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Tooling

Debugging OpenCL applications

There is no kernel debugging support for OpenCL applications on CVengine in the current version of ComputeAorta for R-Car. Debugging support for OpenCL kernels will be added in future releases.

Profiling OpenCL applications

We distinguish three mechanisms to profile OpenCL applications:

  1. Manual profiling using event profiling information on profiling queues
  2. Using CodeXL OpenCL profiling
  3. Using OpenCL trace intercept tools

Any of the above can be used effectively on the CVengine implementation. We focus on the first two. At the time of writing, there was no implementation available of an OpenCL trace intercept tool built for an ARM toolchain. However, once available, it should work without modification.

Manual profiling using OpenCL events

OpenCL event objects can be used to obtain profiling information that measures the execution time of a command. To capture profiling information for OpenCL commands associated with events, we need to create a command-queue with CL_QUEUE_PROFILING_ENABLE flag as properties argument to clCreateCommandQueue.

The profiling operations are available for memory objects and kernels. Details of OpenCL commands that return events with profiling information can be found in the Section 5.12 of the OpenCL 1.2 specification.

The example below illustrates the usage of OpenCL profiling events to extract the execution time of a kernel enqueued to a device.

// Declaration of an event to obtain performance information
cl_event perf_event;
// Store of the start and end timers
cl_ulong start = 0, end = 0;
// Create an OpenCL queue with the profiling information enabled
cl_command_queue cvEngineQueue = clCreateCommandQueue(context, CL_QUEUE_PROFILING_ENABLE, NULL);
// Enqueue a kernel as usual. The execution of a kernel can return a perf_event
clEnqueueNDRangeKernel(cvEngineQueue,…, &perf_event);
// Wait for the kernel execution event
clWaitForEvents(1, &perf_event);
// Obtain the timestamp of the start and end stages of the event
clGetEventProfilingInfo(perf_event, CL_PROFILING_COMMAND_START, sizeof(cl_ulong), &start, NULL);
clGetEventProfilingInfo(perf_event, CL_PROFILING_COMMAND_END, sizeof(cl_ulong), &end, NULL);

// End and Start are device-specific timestamps. Subtraction of the two returns the execution
// time from start to end. Resolution is nanoseconds. We multiply by 1e-06 to obtain milliseconds.
cl_double kernelExecutionTime = (cl_double)(end - start)*(cl_double)(1e-06); 

The getEventProfilingInfo function is used to obtain the timestamps for the event. Timestamps for the time it was enqueued CL_PROFILING_COMMAND_QUEUE and command submission CL_PROFILING_COMMAND_SUBMIT are also available.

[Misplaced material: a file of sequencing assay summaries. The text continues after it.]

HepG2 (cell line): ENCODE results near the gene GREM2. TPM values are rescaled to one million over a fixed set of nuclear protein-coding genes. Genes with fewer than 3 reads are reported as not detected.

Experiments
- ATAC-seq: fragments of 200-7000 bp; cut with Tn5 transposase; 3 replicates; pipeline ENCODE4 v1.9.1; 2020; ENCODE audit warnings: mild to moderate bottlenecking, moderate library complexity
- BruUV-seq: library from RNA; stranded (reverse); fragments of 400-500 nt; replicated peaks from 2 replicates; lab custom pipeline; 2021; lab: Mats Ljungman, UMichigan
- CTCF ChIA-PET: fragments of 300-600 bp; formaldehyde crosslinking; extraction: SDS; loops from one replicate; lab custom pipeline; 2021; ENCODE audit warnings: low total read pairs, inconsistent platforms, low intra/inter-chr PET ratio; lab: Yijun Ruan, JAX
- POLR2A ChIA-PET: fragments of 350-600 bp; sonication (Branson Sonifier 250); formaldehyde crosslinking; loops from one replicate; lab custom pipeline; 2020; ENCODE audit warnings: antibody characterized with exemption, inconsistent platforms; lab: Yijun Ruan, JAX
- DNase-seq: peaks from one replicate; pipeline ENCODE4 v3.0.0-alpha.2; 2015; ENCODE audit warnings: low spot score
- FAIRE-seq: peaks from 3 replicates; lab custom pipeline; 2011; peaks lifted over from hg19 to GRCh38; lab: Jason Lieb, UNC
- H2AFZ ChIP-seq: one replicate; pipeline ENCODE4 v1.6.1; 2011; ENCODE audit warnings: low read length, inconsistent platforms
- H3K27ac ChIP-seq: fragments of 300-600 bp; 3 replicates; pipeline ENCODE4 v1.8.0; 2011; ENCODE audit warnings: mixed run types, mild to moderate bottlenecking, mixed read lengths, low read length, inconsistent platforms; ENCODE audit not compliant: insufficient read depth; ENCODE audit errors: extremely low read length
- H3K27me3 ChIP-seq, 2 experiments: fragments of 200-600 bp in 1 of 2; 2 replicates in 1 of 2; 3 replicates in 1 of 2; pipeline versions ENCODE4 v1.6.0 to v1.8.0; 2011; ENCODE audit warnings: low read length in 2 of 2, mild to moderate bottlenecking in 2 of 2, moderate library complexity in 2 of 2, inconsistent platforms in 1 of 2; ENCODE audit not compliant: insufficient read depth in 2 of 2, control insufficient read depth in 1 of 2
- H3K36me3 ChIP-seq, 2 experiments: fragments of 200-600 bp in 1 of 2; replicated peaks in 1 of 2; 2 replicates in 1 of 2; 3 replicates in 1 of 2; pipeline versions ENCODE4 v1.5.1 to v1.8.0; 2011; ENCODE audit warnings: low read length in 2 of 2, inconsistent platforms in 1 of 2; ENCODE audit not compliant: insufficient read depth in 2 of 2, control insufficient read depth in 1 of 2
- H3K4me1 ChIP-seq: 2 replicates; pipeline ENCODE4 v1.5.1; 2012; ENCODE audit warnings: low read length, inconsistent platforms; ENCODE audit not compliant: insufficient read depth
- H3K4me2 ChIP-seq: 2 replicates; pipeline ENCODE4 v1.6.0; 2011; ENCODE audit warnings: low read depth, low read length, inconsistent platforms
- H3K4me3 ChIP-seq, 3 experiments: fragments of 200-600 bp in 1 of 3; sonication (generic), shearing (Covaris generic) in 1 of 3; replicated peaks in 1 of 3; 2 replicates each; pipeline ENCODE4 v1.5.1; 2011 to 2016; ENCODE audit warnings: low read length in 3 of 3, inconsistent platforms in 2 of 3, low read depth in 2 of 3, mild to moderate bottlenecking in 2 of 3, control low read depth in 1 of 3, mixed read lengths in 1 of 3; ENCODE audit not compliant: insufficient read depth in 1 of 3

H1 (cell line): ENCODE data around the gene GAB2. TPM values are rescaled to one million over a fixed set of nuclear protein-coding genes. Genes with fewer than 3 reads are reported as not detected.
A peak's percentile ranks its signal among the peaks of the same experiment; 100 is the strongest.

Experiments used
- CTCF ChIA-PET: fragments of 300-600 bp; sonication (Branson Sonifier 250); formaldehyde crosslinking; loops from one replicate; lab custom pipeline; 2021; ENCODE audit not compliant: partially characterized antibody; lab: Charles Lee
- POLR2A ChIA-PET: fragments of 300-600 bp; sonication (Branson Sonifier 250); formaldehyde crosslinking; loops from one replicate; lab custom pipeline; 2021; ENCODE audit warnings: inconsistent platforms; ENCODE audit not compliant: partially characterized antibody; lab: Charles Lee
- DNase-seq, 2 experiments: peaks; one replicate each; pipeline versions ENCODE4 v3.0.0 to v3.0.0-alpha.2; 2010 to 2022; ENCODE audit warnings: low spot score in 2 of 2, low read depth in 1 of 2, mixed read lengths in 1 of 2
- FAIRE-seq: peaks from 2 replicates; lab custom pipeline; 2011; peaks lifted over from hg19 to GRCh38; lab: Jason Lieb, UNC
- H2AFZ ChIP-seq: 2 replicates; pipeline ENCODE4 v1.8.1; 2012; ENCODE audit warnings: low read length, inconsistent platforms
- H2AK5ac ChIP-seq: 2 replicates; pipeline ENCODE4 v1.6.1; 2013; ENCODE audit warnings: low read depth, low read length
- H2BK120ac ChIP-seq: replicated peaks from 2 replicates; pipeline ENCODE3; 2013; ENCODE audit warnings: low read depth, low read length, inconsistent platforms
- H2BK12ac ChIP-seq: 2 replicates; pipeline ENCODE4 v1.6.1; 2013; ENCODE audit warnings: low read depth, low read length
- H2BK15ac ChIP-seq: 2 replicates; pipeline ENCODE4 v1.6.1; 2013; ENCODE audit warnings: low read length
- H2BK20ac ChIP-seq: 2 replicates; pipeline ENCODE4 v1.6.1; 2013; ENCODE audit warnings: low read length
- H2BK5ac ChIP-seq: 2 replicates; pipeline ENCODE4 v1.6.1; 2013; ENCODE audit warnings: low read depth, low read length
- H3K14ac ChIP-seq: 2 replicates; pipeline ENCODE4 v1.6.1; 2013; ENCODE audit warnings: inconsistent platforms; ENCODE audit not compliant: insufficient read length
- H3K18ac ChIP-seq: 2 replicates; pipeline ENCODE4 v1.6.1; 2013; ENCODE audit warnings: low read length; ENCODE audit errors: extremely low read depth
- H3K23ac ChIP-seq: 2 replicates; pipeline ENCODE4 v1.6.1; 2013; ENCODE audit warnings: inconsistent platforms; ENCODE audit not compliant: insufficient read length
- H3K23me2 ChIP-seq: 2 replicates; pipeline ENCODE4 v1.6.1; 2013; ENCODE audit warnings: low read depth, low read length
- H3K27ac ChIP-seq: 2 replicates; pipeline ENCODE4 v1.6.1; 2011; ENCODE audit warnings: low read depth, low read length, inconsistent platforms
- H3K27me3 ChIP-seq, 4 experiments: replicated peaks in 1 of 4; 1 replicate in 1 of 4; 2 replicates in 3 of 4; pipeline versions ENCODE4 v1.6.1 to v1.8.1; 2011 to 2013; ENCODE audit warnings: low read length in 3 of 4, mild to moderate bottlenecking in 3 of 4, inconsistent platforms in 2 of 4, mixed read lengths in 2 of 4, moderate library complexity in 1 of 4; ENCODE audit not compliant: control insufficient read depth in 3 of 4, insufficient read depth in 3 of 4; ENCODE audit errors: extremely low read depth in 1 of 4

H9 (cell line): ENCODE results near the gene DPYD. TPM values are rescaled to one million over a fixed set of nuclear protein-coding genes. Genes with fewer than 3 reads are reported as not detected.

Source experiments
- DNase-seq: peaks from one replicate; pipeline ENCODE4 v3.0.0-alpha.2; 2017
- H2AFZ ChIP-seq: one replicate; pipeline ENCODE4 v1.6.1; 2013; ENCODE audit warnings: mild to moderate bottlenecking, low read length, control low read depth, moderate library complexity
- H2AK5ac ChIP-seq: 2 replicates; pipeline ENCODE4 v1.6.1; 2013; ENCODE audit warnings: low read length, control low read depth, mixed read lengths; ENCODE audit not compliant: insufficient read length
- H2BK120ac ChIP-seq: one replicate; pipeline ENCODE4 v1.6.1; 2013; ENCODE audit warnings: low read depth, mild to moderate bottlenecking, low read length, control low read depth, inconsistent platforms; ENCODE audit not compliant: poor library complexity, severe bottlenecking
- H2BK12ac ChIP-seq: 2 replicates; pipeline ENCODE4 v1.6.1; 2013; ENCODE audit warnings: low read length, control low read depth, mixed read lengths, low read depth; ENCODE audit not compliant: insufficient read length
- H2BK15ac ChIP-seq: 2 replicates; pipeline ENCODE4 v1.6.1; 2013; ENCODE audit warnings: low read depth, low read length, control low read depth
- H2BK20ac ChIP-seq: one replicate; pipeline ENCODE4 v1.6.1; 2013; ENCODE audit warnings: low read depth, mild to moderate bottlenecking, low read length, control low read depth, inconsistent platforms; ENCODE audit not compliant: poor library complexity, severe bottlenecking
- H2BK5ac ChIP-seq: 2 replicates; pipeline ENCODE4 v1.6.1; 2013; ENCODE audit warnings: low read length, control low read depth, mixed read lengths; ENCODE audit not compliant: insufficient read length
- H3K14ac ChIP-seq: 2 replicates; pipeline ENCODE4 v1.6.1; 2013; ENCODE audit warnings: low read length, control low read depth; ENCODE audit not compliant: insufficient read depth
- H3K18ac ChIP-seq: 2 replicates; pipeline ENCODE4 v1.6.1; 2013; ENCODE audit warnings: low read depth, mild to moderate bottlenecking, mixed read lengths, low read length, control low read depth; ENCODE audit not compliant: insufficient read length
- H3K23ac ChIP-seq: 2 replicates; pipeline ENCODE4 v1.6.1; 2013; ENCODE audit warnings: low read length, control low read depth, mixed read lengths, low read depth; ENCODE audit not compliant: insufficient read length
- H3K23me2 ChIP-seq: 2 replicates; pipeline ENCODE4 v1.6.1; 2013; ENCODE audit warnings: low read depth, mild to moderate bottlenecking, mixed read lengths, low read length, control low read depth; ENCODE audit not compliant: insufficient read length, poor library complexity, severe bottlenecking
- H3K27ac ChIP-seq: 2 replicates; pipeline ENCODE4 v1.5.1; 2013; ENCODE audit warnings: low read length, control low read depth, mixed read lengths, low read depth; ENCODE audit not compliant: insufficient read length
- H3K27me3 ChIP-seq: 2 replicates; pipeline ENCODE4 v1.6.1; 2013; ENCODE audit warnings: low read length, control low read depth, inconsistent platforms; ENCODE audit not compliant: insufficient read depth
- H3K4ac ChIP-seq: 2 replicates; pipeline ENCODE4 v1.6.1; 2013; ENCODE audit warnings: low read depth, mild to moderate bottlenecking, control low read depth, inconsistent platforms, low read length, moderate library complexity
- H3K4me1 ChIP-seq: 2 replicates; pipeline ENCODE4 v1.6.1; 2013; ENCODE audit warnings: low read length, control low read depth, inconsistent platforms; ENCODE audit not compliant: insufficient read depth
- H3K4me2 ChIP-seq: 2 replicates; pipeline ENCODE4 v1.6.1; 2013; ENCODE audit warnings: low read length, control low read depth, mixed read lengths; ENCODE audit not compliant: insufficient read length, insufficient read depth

OpenCL Remote profiling using CodeXL

Codeplay, in the context of the LPGPU2 project, has extended the AMD CodeXL profiler to support non-AMD devices. Using the remote profiling capabilities of CodeXL, it is possible to execute and retrieve the execution trace of an application and visualize it on the graphical tool. To launch the tracing, first execute the remote agent on the board:

$ /path/to/codexl/CodeXLRemoteAgent-bin

and then execute CodeXL on your desktop PC.

From the CodeXL GUI tool bar menu :

  • Select File/New Project (ctrl + N).

  • In the new window choose the Remote Host radio button.

  • Set the host name or the IP address as Remote Host Address.

  • In this screen it is also possible to set the execution path to the location one the board where the OpenCL application binary is available.

  • Selecting Profile and then Application Time-trace enables the OpenCL tracing view.

  • Hitting the green arrow (Play) will trigger the execution of the binary in the board.

The remote agent will collect all the information and send it to the desktop client. Finally, the desktop client will visualize all the information in the display. Details on how to use CodeXL or on the CodeXL port from Codeplay can be found in the LPGPU2 blog post announcement. At the time of writing, the profiler can only be obtained directly from Codeplay support.

The image below shows an example OpenCL profiling session using CodeXL to profile an OpenCL application on the R-Car V3M CVengine. The coloured boxed represent the different OpenCL operations and its duration. The detailed list of OpenCl operations can be seen in the box with the list. Instructions to use CodeXL are available on their website.

OpenCL CodeXL session for R-Car V3M CVengine

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